Identifying poisonous plants is on any woodsman's mind or at top of the family camping list. To identify poisonous plants, we have heard for years “Leaves of three, let it be.” This is great advice for poison ivy and poison oak, but this advice will get you a bad rash from poison sumac. What does poison sumac look like, you ask? Let’s look at a few ways to identify and treat poison sumac.
Spring and Summer Leaves
The plant itself is considered a shrub, but many would call it a small tree. If you’re a botanist, you describe the leaves of poison sumac as pinnate. In layman’s terms that means it looks a little like a feather. The leaves have a stem that runs down the middle with leaves on either side of the stem. There is a single leaf at the end of the stem. In the spring and summer, the leaves are green.
The leaves in the fall are beautiful and can be yellow and pink, red and pink or red, pink and yellow. In late fall, the leaves can become a brilliant red color that is much like that of a red maple tree. In the fall, many well-meaning nature lovers often get too close to poison sumac and end up with a nasty rash.
The Poison Sumac Stem
We have mentioned that poison sumac leaves are beautiful in the spring, summer and fall. The problem is, there are many shrubs and small trees with beautiful leaves. Take special note of the red stem; the red stem is unique to the poisonous variety of sumac. Non-poisonous sumac does not have a red stem. The stem runs between the leaves that are on either side with a single leaf at the end. The stem is hard to identify later in the year as it turns to a gray/brown color, much like the shrub’s bark.
Spring and Summer Berries
Both the poison and non-poisonous varieties of sumac have berries, but poisonous berries are unique to poison sumac. They are an oddly shaped berry that grows in loose clusters, and each berry looks like it has been squashed. They are poisonous to the touch.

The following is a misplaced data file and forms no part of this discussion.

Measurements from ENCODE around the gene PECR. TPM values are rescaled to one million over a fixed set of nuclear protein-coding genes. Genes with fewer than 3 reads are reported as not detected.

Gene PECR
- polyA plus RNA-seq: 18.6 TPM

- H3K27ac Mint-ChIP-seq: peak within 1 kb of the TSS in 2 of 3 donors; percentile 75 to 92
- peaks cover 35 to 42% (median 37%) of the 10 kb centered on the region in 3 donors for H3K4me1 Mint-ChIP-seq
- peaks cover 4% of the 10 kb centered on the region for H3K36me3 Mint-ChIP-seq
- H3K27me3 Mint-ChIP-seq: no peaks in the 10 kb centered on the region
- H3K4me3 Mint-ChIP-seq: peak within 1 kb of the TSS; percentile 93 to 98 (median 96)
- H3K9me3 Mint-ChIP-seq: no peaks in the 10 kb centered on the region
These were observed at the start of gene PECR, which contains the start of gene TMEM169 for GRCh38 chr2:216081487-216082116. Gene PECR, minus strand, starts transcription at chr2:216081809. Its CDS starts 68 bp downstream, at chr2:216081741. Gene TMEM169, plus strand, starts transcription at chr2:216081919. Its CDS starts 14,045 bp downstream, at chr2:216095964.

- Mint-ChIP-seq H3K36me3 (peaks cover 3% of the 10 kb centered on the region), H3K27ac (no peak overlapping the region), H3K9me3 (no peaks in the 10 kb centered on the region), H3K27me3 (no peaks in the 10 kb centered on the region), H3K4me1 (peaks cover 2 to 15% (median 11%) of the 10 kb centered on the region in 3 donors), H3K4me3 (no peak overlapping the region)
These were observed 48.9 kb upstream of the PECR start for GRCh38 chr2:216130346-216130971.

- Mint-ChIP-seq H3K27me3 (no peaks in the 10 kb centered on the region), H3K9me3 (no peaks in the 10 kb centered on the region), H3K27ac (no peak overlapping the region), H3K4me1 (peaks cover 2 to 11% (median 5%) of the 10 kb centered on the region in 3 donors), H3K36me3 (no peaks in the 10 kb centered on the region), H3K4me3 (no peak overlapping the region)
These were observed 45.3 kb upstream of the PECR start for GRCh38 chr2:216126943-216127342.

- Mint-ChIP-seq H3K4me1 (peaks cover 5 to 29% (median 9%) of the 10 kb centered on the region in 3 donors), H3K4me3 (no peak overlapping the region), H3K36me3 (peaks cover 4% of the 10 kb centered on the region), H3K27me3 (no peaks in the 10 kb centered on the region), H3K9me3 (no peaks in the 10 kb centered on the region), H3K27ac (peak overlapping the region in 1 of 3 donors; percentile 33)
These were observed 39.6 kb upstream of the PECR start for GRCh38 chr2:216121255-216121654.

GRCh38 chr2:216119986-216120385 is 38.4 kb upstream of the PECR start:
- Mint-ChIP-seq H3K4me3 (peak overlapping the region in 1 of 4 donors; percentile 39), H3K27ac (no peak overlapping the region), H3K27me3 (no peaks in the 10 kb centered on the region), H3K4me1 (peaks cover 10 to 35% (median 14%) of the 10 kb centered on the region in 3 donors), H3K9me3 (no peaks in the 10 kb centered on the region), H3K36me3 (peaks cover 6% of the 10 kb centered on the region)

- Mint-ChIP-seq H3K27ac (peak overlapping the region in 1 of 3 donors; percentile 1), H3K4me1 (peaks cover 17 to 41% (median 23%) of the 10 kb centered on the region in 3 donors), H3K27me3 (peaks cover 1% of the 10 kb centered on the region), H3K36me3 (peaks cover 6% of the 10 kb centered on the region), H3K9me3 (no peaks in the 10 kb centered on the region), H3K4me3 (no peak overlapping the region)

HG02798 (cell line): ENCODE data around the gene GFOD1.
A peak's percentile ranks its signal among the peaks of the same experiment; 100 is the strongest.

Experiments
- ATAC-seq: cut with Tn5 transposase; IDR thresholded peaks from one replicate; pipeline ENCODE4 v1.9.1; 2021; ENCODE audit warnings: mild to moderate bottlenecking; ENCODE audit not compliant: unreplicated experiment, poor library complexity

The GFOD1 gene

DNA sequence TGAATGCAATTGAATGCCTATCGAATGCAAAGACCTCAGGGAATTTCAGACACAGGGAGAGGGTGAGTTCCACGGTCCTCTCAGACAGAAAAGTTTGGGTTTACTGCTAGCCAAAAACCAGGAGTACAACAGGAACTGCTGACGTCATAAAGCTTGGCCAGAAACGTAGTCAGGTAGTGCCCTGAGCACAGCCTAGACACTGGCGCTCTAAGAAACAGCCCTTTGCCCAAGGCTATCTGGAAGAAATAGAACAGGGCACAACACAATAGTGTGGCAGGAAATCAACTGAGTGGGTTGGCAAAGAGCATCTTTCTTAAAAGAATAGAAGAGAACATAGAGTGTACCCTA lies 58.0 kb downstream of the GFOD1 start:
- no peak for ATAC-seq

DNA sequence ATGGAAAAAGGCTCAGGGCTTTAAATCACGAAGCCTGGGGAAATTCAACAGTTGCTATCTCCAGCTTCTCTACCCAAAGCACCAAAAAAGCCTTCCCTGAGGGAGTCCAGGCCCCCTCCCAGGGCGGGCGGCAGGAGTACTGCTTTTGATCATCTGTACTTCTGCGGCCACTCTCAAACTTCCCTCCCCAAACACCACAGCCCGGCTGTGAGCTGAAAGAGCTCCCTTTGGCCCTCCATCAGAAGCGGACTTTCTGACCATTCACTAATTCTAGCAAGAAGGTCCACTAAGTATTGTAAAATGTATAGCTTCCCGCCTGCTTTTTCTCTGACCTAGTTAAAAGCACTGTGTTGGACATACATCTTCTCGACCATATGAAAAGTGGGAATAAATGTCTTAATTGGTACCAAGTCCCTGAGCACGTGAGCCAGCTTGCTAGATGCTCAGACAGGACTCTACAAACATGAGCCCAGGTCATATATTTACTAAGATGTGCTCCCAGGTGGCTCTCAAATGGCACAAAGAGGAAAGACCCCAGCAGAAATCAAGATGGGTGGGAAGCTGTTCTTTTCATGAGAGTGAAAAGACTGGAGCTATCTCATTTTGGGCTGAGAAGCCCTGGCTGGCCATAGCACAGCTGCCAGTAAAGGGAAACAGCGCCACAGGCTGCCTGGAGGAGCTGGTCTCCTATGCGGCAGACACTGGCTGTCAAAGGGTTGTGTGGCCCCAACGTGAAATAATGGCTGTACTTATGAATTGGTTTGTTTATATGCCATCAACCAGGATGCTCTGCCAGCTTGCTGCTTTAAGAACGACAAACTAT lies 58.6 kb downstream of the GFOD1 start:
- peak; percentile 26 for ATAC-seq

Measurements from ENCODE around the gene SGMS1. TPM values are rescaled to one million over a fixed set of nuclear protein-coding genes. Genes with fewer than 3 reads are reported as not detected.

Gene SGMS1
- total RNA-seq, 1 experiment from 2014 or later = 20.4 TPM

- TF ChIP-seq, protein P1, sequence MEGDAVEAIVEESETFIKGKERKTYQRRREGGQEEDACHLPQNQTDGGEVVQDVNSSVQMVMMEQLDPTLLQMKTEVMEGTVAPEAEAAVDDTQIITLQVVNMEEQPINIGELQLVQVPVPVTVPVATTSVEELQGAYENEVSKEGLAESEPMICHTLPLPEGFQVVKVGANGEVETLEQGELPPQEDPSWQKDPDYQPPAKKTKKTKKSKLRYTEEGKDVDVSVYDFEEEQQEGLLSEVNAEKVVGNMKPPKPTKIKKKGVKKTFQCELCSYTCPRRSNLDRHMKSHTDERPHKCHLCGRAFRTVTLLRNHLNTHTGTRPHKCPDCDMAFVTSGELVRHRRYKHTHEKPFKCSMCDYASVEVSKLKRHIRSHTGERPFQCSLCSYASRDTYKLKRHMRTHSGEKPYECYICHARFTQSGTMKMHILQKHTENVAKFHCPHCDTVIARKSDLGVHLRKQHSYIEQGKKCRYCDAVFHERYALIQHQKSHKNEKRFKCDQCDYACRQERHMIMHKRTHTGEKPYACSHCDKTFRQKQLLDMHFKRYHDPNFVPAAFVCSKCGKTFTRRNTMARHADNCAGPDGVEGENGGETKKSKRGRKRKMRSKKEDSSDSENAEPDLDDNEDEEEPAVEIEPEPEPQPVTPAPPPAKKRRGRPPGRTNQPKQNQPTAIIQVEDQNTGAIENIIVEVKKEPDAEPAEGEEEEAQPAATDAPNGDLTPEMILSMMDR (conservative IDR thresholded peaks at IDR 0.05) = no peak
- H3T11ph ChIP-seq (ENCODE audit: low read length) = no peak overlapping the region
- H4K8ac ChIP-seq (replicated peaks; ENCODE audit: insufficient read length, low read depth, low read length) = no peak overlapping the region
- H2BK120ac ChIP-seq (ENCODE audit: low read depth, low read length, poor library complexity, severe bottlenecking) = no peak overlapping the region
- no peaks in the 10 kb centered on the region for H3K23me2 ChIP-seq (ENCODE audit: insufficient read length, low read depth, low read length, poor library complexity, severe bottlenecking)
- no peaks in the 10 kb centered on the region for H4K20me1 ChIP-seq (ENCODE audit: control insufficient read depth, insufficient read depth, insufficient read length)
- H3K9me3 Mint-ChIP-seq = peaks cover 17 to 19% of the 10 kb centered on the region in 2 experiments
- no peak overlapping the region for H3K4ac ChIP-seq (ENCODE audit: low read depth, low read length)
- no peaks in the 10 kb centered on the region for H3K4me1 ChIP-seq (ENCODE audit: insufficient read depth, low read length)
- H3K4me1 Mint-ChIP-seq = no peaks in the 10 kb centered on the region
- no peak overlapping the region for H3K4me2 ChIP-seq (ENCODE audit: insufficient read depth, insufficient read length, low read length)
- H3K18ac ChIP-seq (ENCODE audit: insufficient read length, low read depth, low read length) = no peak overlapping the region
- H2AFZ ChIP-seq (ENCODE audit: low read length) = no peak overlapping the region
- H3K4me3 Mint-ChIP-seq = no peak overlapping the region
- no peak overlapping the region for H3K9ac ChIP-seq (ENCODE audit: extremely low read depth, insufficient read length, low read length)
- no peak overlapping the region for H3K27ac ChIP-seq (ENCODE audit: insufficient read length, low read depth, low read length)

Much like poison ivy, the color of poison sumac’s berry turns an off-white color in the fall. You should beware of plants with white berries in the fall. Many outdoorsmen notice birds and animals eating the berries with no problem. The berries will still give humans a nasty rash.
Many have a hard time believing poison sumac gave them a rash when it has no leaves on the shrub. Even in the winter, poison sumac can give you a rash. Urushiol is the poisonous oil that poison sumac uses to defend itself. When you come in contact with any part of the plant, the urushiol oil is transferred to your skin. Your skin will absorb the oil, and your body will react to it 24 to 72 hours later as the rash starts.
The poison sumac rash looks like streaky patches of red blisters. The rash itself is not contagious but, if the urushiol oil is still on your clothes, dog or backpack, it can still give you a rash. Once you get the rash, you can have it for up to three weeks.
After the Rash
Once you know you have come in contact with poison sumac, you need to change clothes. Be careful removing your clothes and shoes, as they could still have the poison oil on them. Next, wash the exposed area with soap and warm water. If there is no water around, alcohol wipes will remove the urushiol oil. Try to keep the suspect area clean and dry.
Keep in mind that pets and garden tools may have oil on them as well. Your pet’s fur will typically prevent it from getting the rash, but if you come in contact with a pet that still has oil on its coat, it can cause a rash. It’s best to clean the tools and bathe your pet while wearing gloves.
Over-the-counter medicine will not remove or stop the rash, but it can make it more tolerable. Calamine lotion, hydrocortisone and Benadryl can help with the itch. Try not to scratch; it can cause an infection and even leave scars. If it gets too bad, an oatmeal or baking soda bath can help. Don’t be surprised if you have to try all of this for some relief.
It’s Time for the Doctor
It seems like one person can come in contact with poison sumac and walk away with a light rash that goes away in a day or two. Another person seems to be hyper-allergic to it and ends up with a severe rash. If you feel lightheaded and or are having trouble breathing after contact with poison sumac, call 911 right away.
If at any time you have severe reactions in addition to the rash like shortness of breath, upset stomach or fever; the rash site becomes extremely sensitive to the touch or your lymph nodes begin to swell, it’s time to head to the emergency room.
If you fight the rash with over-the-counter medicine and it seems like it is still spreading, it is a sign you are losing the fight. Once the rash is widespread or close to your eyes, it’s time to see the doctor.
Enjoy from a Distance
Both the poisonous and non-poisonous varieties of sumac are beautiful. Now that you know how irritating and downright dangerous poison sumac can be, it’s best to admire it from a long distance. If you accidentally get into it, you now know how to treat it and, hopefully, prevent it from becoming serious.